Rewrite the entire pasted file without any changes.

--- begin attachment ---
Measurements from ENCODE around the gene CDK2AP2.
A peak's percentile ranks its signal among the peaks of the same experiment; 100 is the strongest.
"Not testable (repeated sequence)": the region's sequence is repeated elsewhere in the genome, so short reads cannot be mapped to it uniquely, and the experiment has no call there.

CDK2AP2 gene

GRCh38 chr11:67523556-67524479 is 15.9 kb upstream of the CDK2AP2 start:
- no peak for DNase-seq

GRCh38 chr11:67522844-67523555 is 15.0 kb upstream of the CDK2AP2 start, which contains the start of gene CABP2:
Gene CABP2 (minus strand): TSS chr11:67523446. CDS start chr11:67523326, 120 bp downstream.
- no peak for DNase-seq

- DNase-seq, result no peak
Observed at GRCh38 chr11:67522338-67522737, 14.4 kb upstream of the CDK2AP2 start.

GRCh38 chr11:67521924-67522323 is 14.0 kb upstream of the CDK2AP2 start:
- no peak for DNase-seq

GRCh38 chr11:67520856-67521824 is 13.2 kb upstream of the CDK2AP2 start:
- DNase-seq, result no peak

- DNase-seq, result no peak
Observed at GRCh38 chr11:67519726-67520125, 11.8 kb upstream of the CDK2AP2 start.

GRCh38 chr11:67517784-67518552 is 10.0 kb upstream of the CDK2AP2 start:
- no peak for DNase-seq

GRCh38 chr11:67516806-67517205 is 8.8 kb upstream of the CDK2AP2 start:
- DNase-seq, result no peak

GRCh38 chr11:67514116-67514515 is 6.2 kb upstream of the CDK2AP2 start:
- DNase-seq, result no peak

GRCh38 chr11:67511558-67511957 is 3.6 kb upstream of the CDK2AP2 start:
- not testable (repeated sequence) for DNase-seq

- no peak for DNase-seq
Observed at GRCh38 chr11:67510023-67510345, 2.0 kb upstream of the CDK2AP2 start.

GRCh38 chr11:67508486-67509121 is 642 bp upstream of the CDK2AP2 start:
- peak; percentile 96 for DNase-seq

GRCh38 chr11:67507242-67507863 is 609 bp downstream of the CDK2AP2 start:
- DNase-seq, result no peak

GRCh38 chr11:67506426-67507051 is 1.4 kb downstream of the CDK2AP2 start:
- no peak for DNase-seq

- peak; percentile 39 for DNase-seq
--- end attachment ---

Measurements from ENCODE around the gene CDK2AP2.
A peak's percentile ranks its signal among the peaks of the same experiment; 100 is the strongest.
"Not testable (repeated sequence)": the region's sequence is repeated elsewhere in the genome, so short reads cannot be mapped to it uniquely, and the experiment has no call there.

CDK2AP2 gene

GRCh38 chr11:67523556-67524479 is 15.9 kb upstream of the CDK2AP2 start:
- no peak for DNase-seq

GRCh38 chr11:67522844-67523555 is 15.0 kb upstream of the CDK2AP2 start, which contains the start of gene CABP2:
Gene CABP2 (minus strand): TSS chr11:67523446. CDS start chr11:67523326, 120 bp downstream.
- no peak for DNase-seq

- DNase-seq, result no peak
Observed at GRCh38 chr11:67522338-67522737, 14.4 kb upstream of the CDK2AP2 start.

GRCh38 chr11:67521924-67522323 is 14.0 kb upstream of the CDK2AP2 start:
- no peak for DNase-seq

GRCh38 chr11:67520856-67521824 is 13.2 kb upstream of the CDK2AP2 start:
- DNase-seq, result no peak

- DNase-seq, result no peak
Observed at GRCh38 chr11:67519726-67520125, 11.8 kb upstream of the CDK2AP2 start.

GRCh38 chr11:67517784-67518552 is 10.0 kb upstream of the CDK2AP2 start:
- no peak for DNase-seq

GRCh38 chr11:67516806-67517205 is 8.8 kb upstream of the CDK2AP2 start:
- DNase-seq, result no peak

GRCh38 chr11:67514116-67514515 is 6.2 kb upstream of the CDK2AP2 start:
- DNase-seq, result no peak

GRCh38 chr11:67511558-67511957 is 3.6 kb upstream of the CDK2AP2 start:
- not testable (repeated sequence) for DNase-seq

- no peak for DNase-seq
Observed at GRCh38 chr11:67510023-67510345, 2.0 kb upstream of the CDK2AP2 start.

GRCh38 chr11:67508486-67509121 is 642 bp upstream of the CDK2AP2 start:
- peak; percentile 96 for DNase-seq

GRCh38 chr11:67507242-67507863 is 609 bp downstream of the CDK2AP2 start:
- DNase-seq, result no peak

GRCh38 chr11:67506426-67507051 is 1.4 kb downstream of the CDK2AP2 start:
- no peak for DNase-seq

- peak; percentile 39 for DNase-seq